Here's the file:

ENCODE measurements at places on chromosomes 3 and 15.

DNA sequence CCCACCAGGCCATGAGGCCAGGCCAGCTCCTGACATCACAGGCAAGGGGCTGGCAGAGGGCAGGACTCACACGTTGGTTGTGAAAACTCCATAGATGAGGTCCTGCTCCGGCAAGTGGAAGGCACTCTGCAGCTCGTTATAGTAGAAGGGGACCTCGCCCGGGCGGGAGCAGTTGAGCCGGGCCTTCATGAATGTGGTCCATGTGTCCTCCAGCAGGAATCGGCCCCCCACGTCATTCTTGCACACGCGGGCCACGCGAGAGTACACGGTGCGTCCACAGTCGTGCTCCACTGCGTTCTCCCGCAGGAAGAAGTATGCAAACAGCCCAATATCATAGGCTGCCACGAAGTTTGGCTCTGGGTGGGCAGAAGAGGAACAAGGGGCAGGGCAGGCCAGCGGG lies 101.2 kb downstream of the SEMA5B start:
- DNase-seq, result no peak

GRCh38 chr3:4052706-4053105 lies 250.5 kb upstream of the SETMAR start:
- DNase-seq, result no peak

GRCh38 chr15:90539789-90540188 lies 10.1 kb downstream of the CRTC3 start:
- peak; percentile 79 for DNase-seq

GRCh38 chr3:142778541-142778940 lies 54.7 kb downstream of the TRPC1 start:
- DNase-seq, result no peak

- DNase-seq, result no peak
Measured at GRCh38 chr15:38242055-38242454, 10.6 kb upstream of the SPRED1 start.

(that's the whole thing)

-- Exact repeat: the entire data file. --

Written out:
ENCODE measurements at places on chromosomes 3 and 15.

DNA sequence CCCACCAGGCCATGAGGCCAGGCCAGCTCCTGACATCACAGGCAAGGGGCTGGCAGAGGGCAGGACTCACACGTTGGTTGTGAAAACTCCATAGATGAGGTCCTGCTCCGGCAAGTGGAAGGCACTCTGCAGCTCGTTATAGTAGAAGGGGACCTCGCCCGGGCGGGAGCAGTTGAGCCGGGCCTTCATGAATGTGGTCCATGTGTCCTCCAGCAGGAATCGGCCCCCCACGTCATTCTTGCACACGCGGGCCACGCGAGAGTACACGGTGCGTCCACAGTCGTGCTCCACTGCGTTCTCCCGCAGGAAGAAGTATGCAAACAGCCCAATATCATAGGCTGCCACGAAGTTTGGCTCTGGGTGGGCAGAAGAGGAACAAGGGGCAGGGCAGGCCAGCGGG lies 101.2 kb downstream of the SEMA5B start:
- DNase-seq, result no peak

GRCh38 chr3:4052706-4053105 lies 250.5 kb upstream of the SETMAR start:
- DNase-seq, result no peak

GRCh38 chr15:90539789-90540188 lies 10.1 kb downstream of the CRTC3 start:
- peak; percentile 79 for DNase-seq

GRCh38 chr3:142778541-142778940 lies 54.7 kb downstream of the TRPC1 start:
- DNase-seq, result no peak

- DNase-seq, result no peak
Measured at GRCh38 chr15:38242055-38242454, 10.6 kb upstream of the SPRED1 start.